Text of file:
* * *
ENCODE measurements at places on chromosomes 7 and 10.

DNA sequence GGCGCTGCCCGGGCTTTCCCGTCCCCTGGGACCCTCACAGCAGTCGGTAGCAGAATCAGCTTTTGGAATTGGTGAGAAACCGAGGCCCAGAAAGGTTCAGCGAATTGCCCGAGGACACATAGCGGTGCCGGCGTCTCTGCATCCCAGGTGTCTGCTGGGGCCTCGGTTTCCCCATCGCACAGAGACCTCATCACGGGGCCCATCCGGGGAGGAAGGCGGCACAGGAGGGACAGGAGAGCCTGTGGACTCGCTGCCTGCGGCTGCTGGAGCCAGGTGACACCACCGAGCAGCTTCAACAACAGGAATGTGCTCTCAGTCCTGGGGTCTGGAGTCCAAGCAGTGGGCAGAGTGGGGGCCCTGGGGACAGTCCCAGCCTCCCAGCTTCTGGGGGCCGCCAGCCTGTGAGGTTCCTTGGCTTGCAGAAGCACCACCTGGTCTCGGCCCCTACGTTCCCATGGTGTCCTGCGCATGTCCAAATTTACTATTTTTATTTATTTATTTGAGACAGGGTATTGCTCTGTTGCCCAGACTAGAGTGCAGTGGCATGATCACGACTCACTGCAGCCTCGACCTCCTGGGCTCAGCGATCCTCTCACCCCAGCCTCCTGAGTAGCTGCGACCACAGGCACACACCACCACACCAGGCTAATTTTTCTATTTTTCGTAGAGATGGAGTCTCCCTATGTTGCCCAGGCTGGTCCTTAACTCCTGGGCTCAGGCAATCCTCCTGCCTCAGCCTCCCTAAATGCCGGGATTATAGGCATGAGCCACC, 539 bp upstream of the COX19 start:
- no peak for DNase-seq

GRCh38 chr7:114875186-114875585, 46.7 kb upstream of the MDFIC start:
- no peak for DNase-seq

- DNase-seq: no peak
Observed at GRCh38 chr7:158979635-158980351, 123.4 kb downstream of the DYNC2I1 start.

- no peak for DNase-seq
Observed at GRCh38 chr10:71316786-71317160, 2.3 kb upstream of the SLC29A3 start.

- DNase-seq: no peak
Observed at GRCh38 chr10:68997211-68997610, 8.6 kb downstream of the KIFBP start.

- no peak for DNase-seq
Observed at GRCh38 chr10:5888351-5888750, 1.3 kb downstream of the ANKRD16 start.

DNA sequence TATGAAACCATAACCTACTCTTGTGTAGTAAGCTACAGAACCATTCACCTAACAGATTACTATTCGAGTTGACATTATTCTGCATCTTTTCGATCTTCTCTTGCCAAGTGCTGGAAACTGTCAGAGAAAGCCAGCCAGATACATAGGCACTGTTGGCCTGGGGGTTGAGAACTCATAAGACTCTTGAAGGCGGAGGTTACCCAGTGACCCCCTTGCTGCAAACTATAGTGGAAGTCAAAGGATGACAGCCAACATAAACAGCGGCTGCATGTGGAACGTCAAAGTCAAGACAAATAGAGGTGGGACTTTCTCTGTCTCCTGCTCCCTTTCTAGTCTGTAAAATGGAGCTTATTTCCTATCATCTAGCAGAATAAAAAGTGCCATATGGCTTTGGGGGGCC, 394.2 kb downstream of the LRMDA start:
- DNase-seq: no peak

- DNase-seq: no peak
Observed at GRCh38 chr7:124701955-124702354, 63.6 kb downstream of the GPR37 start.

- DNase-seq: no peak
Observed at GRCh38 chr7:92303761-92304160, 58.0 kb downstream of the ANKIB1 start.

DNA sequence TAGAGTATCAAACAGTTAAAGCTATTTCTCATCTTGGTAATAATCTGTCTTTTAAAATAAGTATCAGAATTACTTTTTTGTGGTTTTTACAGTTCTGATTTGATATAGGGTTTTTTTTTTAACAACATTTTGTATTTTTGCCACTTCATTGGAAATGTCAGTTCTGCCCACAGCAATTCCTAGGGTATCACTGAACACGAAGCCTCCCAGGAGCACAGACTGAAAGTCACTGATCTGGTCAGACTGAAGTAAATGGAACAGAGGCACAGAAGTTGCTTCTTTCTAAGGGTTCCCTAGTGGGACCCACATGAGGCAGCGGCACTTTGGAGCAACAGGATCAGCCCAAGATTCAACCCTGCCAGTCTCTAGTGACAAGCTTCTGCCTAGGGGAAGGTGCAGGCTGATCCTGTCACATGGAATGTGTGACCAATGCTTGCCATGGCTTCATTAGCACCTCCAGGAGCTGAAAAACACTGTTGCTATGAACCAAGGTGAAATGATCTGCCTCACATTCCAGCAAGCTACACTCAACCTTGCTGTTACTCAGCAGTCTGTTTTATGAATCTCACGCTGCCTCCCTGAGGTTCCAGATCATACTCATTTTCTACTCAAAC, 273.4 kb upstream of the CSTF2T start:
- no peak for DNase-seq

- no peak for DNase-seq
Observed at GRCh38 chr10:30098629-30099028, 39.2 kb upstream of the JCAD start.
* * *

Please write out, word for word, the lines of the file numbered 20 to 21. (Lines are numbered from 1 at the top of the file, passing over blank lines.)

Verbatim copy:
DNA sequence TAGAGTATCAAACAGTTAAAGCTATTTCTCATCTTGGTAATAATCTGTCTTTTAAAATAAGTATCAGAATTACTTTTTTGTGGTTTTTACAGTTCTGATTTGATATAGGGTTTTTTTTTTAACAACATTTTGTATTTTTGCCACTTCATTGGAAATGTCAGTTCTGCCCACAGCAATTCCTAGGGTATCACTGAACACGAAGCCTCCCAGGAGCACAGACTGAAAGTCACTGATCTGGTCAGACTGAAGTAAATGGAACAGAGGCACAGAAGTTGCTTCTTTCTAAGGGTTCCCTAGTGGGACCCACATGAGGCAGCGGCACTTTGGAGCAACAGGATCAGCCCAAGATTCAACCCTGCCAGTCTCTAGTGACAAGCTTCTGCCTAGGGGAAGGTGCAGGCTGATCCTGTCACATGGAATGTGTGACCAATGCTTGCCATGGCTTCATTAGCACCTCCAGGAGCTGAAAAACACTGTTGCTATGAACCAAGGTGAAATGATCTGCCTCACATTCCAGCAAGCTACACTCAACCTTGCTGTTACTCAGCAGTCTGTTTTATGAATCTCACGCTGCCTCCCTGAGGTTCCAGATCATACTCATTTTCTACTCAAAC, 273.4 kb upstream of the CSTF2T start:
- no peak for DNase-seq